That’s one of my favourite reveals of the year. Sitting in the cinema it was shocking to see the camera pan to those cosplayers in the audience.

It’s funny. Here’s the thing…John Mauceri just wrote a really interesting book called The War On Music. In it, he talks about the composers who were blacklisted by Stalin, Hitler, and Mussolini, and were expelled and came to Hollywood and started to write movie music. [Music] for movies that Hitler would have been obsessed with, and was—it wasn’t like he was some big devotee to Wagner—he liked movies, and he liked Hollywood movies and those were scored by the same people that he expelled based on antisemitism. 

The irony of what John lays out in such a smart way, is that it became a fact that these people were literally ghettoised as composers and people forgot that it was based on antisemitism, they thought it was based on the cultural tastemakers. People like Korngold were totally ghettoised—these really major, major composers—because of movie music as if it was a lower art form. But underscoring movies is no different than Wagner underscoring all the gestures and beats of what he wrote. So why is one okay and the other isn’t? Anyone that’s serious about music today is writing for video games. 

That’s where the culture is.

Absolutely. I don’t think it’s any less valid than anyone else. If somebody else thinks that, it’s their own bias, but it’s certainly not mine.

Cate Blanchett is considered one of the maestros of her generation. Was it important to have someone of her prestige take on the role to match that of Lydia?

I didn’t think about her perception by the world at large—Cate, as a performer—I thought about how she was perceived by me. I started writing the script and I could only see her face. She has a sense of humanity, intelligence and wit that’s uncommon.

At points you can really see inside the soul of this character. What did Cate teach you about Lydia that you had never considered before?

Where she really surprised me with this character were in things that I didn’t see when we were working together. Because when you’re working together, you’re tired. You’ve already been working seventeen-hour days. You’ve been putting out fires left and right. No sleep. You haven’t eaten. You’re in terrible physical condition [chuckles]. And Cate, likewise, was working those same hours, then going home and continuing to work. It was really only when Monika Willi, my editor, and I, started to sit alone in Scotland without two-hundred people behind us, that I really started to see things…the tiniest, most precise score of physical actions that she had clearly mapped out, that were just a part of her process I had taken for granted because I was thinking about the much larger sweep. That was a rich experience for Mona and I. It’s very different watching what she does on that TV set over there and watching it in a theatre. In the theatre, you realise just how delicate that performance is.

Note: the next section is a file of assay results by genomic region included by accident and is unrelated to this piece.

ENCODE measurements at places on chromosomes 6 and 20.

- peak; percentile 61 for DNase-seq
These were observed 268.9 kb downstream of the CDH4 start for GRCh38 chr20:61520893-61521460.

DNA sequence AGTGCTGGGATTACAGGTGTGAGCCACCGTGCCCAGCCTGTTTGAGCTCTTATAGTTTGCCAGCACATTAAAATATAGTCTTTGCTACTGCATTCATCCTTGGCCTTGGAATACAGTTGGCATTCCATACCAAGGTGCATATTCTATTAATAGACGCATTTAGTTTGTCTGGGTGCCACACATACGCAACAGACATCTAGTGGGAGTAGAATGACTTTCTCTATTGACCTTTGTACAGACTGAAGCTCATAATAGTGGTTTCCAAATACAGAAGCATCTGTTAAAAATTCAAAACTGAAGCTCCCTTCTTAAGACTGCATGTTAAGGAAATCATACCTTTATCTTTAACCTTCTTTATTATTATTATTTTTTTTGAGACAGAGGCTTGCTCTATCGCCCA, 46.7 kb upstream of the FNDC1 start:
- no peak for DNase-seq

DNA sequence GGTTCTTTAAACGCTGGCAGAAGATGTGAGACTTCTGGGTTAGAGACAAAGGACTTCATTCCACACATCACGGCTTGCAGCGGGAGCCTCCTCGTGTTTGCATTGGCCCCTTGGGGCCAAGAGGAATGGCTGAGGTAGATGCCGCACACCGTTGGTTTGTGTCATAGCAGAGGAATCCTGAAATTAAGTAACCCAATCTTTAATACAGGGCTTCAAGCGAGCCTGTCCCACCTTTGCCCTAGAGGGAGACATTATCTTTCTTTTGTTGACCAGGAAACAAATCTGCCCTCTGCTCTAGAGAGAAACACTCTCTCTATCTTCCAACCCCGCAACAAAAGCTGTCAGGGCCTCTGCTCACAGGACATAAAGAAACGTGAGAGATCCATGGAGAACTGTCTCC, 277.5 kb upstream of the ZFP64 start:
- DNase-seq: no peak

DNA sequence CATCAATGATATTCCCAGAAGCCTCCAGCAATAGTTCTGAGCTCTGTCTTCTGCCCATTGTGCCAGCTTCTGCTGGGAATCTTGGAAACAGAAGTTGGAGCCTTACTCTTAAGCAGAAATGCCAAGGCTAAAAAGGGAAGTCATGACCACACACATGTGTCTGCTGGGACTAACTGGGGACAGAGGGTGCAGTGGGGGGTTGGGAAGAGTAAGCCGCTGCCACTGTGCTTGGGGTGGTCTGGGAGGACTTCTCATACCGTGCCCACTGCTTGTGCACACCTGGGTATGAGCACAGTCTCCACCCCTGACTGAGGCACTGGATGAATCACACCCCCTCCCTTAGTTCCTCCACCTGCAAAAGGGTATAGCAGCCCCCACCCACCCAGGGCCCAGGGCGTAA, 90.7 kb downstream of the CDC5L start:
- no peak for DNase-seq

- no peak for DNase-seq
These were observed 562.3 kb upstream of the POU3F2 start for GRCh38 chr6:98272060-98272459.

Yes, it’s powerful. Yes, the character is imperious. Yes, it requires a huge amount of skill set, in terms of Cate learning to do everything from conducting to playing the piano to speaking German to stunt driving. What’s more important is: what did she do with the human being? Those are very small, millimetre choices. For me that was the most surprising thing.

Do you have a favourite memory of working with Kubrick on the Eyes Wide Shut set?

There are many. One of them was running lines with Stanley. Stanley would always do wild lines at the end of a take, because he didn’t want to do automatic dialogue replacement (ADR), something I don’t do either. He wanted it to be in the space and sound alive, so he would run a scene afterwards. The first scene that we did, Tom left and Stanley grabbed me and said: “No, no, just wait…let’s run the scene,” and so I got to play the scene with Stanley. That was the very beginning, October ‘96, and I wrapped in January ‘98. It was nice to see somebody work in a really sensible, practical way. He wasn’t sitting behind a chair and a monitor with someone handing out coffees. He worked his tail off.

What’s your go-to Kubrick film? 

It depends on what mood I’m in—it depends on the time of day, of the year. Just the other night I took my youngest child and sat him down and showed him Paths of Glory. Sometimes it’s been Paths of Glory. Sometimes it’s been Barry Lyndon. Sometimes it’s been Strangelove. Sometimes it’s been 2001 [A Space Odyssey]. I can feel him through all of it, but there are different rivers that converge there. I would never say I have a favourite. He wasn’t that kind of filmmaker.

I have to ask—does Todd Field play Monster Hunter?

[smiles] I’m a big fan of Monster Hunter.